As for the mentor, it is a REALLY rough position to be in to be relied on all the time, to have to be professional all the time, and if this person really is your only mentor, that is a really HUGE responsibility. While everyone is entitled to their "bad" days, it sounds like this is starting to get more frequent. In that case, I would suggest talking to the mentor. If you are a student, this might be a more touchy subject, maybe a parent or another adult could broach the topic. Or you could approach it that you noticed that the two students are really getting out of hand, and you wanted to talk about it... and slowly work into talking about that its really concerning to see that person act that way. My guess is the mentor is just overwhelmed and frustrated, I have been there sooo many times. Its hard to stay professional when you look at the fact that you are volunteering your time for this and these kids are being so disrespectful that its driving you up the wall. Sometimes it seems like kids dont get that they arent entitled to this team... that its because of the hard work of those who started and run it... but then we have to step back and realize that not everyone is going to see everything the same way.

Biggest thing I can think of is just talk to and listen to the three in this issue, and do it separately. In my experience bringing them all together only creates resentment or holding back, or more arguing. Let them all know you care and see if you can find out the root of these problems.

Al Skierkiewicz
11-04-2008, 06:52 AM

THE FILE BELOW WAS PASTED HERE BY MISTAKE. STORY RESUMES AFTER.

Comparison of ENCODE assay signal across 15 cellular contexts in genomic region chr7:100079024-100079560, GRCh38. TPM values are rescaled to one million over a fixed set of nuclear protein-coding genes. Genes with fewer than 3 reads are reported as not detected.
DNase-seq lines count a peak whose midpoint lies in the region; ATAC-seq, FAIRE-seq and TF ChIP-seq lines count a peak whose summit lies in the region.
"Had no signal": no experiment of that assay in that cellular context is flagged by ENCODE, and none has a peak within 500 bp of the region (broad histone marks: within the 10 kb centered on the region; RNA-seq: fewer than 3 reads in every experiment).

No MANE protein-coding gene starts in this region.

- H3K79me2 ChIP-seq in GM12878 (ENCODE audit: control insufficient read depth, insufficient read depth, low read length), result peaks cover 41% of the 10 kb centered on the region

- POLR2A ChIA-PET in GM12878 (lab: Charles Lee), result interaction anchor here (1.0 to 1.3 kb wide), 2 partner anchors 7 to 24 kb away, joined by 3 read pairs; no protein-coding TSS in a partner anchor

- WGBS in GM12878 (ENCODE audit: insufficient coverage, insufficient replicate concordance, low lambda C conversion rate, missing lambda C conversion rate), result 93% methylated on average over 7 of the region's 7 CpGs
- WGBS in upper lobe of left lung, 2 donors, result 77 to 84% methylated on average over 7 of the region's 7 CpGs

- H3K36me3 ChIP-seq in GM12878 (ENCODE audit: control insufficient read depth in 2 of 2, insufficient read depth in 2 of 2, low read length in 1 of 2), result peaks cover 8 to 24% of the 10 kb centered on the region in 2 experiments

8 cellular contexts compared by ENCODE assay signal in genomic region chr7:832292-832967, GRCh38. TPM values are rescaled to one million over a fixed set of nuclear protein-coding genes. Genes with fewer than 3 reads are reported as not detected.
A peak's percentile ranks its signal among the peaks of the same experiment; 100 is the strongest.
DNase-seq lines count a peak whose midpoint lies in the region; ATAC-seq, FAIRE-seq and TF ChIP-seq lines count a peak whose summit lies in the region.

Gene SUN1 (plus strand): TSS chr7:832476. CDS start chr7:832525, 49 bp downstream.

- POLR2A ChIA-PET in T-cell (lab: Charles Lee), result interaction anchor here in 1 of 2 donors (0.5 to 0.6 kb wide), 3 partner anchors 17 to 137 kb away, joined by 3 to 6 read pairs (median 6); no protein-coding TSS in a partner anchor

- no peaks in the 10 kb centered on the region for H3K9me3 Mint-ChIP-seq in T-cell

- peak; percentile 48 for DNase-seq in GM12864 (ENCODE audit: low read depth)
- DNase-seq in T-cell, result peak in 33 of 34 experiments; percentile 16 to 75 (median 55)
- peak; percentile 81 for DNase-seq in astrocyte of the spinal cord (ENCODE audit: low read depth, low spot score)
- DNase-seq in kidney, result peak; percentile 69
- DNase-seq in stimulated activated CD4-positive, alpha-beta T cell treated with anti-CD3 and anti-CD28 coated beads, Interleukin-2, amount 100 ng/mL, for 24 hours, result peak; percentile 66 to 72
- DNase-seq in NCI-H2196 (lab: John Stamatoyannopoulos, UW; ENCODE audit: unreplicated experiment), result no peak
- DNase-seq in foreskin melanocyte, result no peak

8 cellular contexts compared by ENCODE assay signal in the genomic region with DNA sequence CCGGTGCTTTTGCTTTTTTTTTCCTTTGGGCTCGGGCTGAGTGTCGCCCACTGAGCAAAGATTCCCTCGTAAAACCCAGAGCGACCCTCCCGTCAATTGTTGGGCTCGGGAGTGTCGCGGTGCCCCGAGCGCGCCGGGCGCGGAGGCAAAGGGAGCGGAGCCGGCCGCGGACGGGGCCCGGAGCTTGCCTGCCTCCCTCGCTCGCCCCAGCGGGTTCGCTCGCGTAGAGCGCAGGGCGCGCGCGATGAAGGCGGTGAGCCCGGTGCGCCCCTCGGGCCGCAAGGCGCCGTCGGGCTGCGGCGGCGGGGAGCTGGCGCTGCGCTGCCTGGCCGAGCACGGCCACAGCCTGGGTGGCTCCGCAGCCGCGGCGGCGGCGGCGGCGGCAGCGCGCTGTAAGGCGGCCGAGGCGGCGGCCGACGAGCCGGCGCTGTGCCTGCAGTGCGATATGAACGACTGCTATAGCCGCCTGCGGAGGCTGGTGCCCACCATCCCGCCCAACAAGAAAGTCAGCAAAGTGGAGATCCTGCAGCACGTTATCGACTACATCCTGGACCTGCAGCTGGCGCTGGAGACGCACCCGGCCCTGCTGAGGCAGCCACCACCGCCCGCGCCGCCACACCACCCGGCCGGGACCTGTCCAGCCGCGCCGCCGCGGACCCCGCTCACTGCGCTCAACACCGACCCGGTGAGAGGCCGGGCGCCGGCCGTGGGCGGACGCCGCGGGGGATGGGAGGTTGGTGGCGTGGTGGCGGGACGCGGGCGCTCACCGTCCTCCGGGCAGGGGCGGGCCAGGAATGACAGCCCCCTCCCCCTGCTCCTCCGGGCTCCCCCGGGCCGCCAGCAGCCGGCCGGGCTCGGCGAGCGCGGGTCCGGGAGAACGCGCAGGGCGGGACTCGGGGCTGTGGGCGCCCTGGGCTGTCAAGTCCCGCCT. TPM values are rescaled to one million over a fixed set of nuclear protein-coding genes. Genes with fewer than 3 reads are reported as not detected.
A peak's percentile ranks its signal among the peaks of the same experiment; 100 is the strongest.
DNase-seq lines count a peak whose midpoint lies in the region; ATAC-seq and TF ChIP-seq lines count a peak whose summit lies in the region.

I am going to agree with Kim here. This sounds like there is an underlying reason for the mentor response and it needs to be fixed. A team cannot make these pressures go away but it usually helps to make the mentor realize what is taking place. Recent financial pressures, job issues, employer uncertainty and the real threat of loss of job can weigh heavily on adults. The worry of the election and it's implications is also an issue for nearly everyone in this election year. Often release comes in the form of verbal assault on others. The mentor may not even be aware of how this is viewed by others or it's effects.
The students also need some help. It is simply not acceptable to behave in a manner which is less than GP or disrespective of others on the team. There are a few techniques that really work and one of those is to stop talking/doing which turns attention to the students who are being disruptive. When everyone is waiting for them to stop fighting, they will soon tire of being the center of attention. You might also take both students to a quiet place and explain that this behavior puts the team in poor standing with other teams and therefore travel would be in question. Remember that the students are torn between being on the team and the stress of each other's conduct at team meetings. In addition to the obvious effects on the team, it is possible that you might loose both students if this continues. As Kim has pointed out, there is likely another cause behind this behavior.